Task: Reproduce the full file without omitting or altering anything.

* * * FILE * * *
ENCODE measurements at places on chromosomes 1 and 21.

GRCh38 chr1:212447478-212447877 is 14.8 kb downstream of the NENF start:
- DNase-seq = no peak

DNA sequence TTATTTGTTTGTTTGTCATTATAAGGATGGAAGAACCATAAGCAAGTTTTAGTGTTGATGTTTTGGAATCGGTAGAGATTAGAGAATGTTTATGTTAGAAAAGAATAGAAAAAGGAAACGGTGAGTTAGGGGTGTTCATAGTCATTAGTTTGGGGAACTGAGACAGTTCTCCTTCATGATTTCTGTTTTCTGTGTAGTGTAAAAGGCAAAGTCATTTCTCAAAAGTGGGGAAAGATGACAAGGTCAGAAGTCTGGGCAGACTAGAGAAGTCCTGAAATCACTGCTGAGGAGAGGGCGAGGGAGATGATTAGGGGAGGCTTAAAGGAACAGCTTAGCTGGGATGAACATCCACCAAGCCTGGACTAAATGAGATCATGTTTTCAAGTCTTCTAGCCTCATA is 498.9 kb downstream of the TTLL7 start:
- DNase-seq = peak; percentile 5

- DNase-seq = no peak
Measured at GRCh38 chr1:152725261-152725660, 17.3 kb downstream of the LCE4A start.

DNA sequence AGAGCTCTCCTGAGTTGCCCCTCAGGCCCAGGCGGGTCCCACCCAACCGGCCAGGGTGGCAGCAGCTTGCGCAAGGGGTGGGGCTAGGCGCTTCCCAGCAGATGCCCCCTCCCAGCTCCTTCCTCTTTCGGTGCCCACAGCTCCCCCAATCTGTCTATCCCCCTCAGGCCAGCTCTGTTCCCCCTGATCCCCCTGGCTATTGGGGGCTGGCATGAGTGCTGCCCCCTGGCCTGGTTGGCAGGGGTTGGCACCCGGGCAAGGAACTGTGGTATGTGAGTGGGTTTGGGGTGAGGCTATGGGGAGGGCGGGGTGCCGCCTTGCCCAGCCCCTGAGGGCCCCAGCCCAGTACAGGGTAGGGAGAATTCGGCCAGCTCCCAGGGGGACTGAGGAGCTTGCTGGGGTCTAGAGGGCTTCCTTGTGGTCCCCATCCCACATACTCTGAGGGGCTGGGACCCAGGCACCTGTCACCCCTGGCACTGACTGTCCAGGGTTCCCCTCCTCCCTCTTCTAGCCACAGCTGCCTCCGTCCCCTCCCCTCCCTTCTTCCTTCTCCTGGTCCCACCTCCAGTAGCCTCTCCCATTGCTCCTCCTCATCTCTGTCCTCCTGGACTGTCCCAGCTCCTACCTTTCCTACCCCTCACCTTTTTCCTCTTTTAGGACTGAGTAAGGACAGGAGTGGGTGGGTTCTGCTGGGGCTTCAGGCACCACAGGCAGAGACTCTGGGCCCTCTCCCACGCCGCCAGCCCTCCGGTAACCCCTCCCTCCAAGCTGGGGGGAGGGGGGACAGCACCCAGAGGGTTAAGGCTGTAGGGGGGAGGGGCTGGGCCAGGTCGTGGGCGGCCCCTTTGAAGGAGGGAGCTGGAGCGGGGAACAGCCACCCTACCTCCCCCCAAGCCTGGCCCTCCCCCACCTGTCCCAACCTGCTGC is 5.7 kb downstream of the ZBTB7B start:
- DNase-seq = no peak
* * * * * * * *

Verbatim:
ENCODE measurements at places on chromosomes 1 and 21.

GRCh38 chr1:212447478-212447877 is 14.8 kb downstream of the NENF start:
- DNase-seq = no peak

DNA sequence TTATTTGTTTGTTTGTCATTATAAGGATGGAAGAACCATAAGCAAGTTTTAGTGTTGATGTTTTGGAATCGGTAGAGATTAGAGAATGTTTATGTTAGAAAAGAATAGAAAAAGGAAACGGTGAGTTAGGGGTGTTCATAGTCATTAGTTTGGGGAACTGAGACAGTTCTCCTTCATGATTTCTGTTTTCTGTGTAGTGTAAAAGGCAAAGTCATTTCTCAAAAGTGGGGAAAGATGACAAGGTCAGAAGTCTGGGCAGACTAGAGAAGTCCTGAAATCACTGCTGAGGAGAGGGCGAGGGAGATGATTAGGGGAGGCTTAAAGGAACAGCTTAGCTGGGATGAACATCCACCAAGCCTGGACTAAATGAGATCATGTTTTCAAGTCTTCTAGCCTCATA is 498.9 kb downstream of the TTLL7 start:
- DNase-seq = peak; percentile 5

- DNase-seq = no peak
Measured at GRCh38 chr1:152725261-152725660, 17.3 kb downstream of the LCE4A start.

DNA sequence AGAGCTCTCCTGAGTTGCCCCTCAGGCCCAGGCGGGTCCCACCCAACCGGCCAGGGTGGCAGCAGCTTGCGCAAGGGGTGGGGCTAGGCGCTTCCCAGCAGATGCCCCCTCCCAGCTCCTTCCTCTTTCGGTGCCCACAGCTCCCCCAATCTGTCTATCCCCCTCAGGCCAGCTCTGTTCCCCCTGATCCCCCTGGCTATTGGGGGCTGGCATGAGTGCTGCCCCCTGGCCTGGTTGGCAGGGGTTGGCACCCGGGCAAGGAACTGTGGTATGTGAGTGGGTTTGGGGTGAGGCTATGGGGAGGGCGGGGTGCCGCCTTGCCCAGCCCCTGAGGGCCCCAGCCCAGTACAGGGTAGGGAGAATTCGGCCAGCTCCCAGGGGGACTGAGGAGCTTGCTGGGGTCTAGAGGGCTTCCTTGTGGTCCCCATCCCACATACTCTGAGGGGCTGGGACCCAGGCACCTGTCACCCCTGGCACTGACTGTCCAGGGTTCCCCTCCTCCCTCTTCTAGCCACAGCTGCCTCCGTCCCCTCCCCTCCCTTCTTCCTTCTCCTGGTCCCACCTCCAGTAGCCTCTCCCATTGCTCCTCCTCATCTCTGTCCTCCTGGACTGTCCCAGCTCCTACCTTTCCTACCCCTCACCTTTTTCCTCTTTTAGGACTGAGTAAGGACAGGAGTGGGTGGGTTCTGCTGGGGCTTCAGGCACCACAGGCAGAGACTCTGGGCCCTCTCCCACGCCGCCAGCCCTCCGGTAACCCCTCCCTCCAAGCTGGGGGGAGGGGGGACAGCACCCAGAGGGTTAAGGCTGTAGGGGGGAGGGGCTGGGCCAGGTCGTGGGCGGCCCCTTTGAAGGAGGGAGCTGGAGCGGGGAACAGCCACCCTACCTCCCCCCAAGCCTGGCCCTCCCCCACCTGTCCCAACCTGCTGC is 5.7 kb downstream of the ZBTB7B start:
- DNase-seq = no peak